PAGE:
Payment aggregators explained: do you need one?

Making business online or launching an Internet-based store for ecommerce purposes requires dedicated financial solutions for accepting and processing payments made by the customers. Payment gateways, payment service providers and acquiring banks are just some of the categories to select from when starting an ecommerce company. Meantime, many merchants prefer partnering with payment aggregators, as they offer a range of benefits in the context of fee structure and service provision scheme. Do you need a service of a payment aggregator?

What is it?

Payment aggregator is a provider of payment services that allows merchants to accept credit or debit cards for payments without the need to set-up a merchant account. These service providers are called ‘aggregators’ because several merchants are grouped together to form an aggregate account, controlled by the payment system on their behalf, while in contrast merchant accounts are owned and controlled directly by merchants.

Key benefits

  • Speed of application and approval. Unlike creating your own merchant account where you assume all risks associated with the chargebacks and fraud, as well as processing, which means that you should undergo a quite cumbersome application process, providing many documents and information to verify and license your payment processing activity, including PCI DSS compliance, payment aggregators bear all risks instead of merchants with the application process taking several minutes. Accepting card payments may start virtually immediately after a merchant applies for the service of a payment aggregator.
  • Understandable fee structure. With payment aggregators merchants processing small volumes of payments have some benefits in terms of fees, as all aggregators offer fixed commission plans. Besides, merchants accepting small payments would better use payment aggregators instead of bearing all expenses associated with card payment acceptance and security risks mitigation.

Key drawbacks

  • Interruption on the part of payment aggregators. Insomuch as payment aggregators assume all risks, providing fast access to payment acceptance for merchants with quick card processing times, they may take their own decisions when they think that some activity on your website could be deemed as suspicious. In this case payment aggregators may suspend or put on hold your account from 24 hours to 30 days. In case of merchant accounts, businesses experience less interruption on the part of payment service providers.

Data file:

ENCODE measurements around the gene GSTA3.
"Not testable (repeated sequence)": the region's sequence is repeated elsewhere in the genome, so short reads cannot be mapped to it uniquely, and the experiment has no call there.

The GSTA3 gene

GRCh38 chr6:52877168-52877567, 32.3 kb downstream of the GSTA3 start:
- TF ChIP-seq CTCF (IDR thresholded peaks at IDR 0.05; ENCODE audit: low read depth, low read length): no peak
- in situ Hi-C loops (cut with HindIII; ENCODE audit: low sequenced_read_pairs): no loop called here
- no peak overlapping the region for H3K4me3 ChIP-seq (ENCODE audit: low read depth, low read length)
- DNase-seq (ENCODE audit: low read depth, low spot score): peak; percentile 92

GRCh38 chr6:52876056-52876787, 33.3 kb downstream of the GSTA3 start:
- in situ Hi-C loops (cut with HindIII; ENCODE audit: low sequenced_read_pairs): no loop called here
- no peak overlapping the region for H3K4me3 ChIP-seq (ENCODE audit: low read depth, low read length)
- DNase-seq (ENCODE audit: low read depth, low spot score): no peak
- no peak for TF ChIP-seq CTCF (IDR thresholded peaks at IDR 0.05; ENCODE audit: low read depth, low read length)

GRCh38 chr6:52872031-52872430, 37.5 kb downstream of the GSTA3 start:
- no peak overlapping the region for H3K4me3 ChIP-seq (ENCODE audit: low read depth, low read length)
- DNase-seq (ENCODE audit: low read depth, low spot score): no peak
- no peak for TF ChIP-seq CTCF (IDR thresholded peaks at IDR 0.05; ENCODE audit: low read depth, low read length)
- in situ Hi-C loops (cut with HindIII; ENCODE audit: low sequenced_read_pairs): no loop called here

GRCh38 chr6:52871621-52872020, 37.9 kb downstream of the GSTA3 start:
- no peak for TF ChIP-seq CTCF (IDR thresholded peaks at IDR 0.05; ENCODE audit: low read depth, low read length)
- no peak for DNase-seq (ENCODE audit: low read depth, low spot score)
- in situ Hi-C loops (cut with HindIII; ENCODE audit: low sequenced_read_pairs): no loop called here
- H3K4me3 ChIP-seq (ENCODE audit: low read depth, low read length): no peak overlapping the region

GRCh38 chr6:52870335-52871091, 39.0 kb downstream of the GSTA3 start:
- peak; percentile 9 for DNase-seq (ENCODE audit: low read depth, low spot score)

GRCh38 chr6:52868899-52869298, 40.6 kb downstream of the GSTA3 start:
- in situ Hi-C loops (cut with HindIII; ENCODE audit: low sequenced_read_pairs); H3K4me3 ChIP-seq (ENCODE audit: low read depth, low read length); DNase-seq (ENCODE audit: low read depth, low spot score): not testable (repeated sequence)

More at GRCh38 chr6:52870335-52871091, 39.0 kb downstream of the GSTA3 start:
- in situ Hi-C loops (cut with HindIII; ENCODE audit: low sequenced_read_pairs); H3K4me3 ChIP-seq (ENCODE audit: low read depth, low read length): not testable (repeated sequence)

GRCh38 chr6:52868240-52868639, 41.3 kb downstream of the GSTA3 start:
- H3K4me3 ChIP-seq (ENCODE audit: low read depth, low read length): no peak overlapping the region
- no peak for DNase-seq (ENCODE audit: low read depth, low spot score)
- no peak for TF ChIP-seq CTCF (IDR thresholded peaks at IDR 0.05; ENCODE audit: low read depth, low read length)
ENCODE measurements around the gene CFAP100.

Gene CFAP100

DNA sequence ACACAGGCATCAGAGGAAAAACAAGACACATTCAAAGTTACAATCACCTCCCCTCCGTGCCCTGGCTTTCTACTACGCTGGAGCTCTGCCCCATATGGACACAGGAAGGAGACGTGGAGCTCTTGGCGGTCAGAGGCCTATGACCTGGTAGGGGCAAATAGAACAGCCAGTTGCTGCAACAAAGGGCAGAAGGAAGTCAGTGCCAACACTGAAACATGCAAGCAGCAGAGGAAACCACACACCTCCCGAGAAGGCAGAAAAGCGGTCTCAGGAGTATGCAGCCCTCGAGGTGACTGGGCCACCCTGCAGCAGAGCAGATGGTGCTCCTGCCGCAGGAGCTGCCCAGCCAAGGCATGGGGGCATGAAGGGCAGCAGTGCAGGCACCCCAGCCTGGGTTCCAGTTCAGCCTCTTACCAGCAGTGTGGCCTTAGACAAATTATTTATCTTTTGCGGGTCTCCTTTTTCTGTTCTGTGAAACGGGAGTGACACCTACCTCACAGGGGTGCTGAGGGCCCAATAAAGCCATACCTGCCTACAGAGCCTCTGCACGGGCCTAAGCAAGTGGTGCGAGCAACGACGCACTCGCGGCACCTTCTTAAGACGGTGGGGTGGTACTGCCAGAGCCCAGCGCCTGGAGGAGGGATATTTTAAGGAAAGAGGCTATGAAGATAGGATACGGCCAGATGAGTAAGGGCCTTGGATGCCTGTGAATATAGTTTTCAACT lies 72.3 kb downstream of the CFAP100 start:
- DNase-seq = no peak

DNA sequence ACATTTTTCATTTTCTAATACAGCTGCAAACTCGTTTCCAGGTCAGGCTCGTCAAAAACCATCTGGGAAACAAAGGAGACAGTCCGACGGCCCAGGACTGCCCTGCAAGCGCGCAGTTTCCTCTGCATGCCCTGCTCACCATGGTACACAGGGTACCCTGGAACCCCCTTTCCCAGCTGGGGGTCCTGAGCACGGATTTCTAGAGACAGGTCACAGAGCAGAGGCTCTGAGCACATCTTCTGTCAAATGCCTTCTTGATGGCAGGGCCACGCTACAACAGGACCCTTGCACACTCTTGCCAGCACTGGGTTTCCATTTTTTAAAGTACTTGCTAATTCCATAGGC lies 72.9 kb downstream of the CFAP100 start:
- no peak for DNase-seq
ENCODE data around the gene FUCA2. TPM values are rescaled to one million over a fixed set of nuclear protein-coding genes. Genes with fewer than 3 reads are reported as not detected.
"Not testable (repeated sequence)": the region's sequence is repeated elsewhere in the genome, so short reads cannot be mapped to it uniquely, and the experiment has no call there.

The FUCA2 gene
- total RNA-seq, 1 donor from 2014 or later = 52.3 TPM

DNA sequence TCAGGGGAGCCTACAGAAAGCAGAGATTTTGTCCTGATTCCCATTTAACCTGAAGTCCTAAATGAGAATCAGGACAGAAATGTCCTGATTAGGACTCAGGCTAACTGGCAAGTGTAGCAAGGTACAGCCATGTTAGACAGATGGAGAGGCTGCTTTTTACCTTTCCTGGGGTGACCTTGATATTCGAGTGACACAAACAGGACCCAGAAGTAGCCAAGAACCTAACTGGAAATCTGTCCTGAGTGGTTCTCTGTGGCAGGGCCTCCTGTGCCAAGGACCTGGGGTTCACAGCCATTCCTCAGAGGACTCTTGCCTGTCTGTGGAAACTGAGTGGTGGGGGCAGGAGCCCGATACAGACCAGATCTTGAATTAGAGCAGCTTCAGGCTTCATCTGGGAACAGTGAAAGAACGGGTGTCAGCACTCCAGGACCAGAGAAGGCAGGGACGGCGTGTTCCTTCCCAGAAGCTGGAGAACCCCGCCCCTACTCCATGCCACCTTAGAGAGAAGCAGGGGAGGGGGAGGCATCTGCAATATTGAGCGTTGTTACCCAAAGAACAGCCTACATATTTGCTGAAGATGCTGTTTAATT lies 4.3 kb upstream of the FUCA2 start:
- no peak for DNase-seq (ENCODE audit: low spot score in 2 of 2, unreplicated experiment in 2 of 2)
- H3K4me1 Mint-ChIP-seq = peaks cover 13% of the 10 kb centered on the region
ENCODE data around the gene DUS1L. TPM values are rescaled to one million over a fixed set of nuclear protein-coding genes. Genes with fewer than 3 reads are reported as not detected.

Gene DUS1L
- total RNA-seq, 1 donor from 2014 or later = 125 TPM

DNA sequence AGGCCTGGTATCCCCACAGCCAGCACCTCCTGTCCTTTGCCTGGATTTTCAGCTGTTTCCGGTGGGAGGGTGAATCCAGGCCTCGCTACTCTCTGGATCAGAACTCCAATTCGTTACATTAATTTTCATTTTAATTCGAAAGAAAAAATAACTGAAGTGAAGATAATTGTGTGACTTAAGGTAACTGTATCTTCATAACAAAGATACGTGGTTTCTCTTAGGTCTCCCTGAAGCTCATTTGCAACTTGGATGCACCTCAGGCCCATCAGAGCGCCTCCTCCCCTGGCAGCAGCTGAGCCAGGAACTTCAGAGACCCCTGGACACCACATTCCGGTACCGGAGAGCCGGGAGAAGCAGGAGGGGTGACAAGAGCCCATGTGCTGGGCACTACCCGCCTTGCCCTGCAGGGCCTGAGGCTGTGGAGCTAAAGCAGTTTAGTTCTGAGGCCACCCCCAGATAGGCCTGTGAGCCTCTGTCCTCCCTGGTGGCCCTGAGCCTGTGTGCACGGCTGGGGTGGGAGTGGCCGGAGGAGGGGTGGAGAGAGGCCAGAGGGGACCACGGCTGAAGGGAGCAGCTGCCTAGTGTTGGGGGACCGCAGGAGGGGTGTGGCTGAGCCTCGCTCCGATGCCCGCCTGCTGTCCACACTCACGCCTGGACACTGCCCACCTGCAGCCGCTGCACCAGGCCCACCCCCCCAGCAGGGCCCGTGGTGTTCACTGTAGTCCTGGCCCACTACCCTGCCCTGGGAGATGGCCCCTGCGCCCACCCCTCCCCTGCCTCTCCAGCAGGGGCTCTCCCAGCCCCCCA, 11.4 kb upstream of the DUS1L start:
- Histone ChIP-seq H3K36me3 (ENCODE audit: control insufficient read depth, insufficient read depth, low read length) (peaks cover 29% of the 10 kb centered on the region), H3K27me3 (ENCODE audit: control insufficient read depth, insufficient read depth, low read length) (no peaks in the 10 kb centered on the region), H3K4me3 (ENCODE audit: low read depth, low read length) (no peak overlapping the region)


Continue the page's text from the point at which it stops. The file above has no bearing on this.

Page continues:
• Decrease in cost-efficiency with the volume growth. If the volumes of your payments start growing, the costs become higher, as instant processing of larger amounts involves higher risks, and, hence higher fees charged by the payment services. In this case merchant accounts also come to help, as fees established by payment aggregators cannot be changed, while fees related to merchant accounts may be customized. Besides, payment aggregators establish their own volume limits, which means that merchants are required to comply with restrictions, whereas with merchant accounts they have more options for processing. Payment aggregators tend to delay payouts to merchants holding the funds from 24 to 48 hours in the least before they send them to the bank account of a merchant. The deposit periods may be longer.

Key players in the market

Most outstanding payment aggregators include such companies as PayPal, Square and Stripe.

PayPal charges no fees for establishing an account but account holders accepting payments on credit or debit cards through ecommerce platforms like eBay should pay a 2.9% fee plus $0.30 of the amount received for a purchase.

Square fees are categorized based on the method used for making payment to a merchant: swipe transactions or manually entered transactions. Swipe transactions include such categories as Swipe magstripe cards, Swipe or inserted chip cards, Contactless payments, Prepaid gift cards and Point-of-Sale API Swiped or Inserted Payments. Square charges a 2.75% fee for swipe transactions. Manually entered transactions are: Card on File Transactions, Manually Keyed-In Card Payments, Point-of-Sale API Keyed-In Payments and Virtual Terminal Payments. These types of transactions are processed for a 3.5% fee plus 15 cents of the total transaction amount.

Stripe also features fixed rates and like its competitors it charges no fee for set-up. Stripe’s fee structure is based on the methods used for making payments: credit/debit cards and payment systems. Stripe charges a 3.4% fee plus $0.50 of the total amount paid using a credit or debit card, and 2.2% + $0.35 for the payments made using Alipay or WeChat Pay.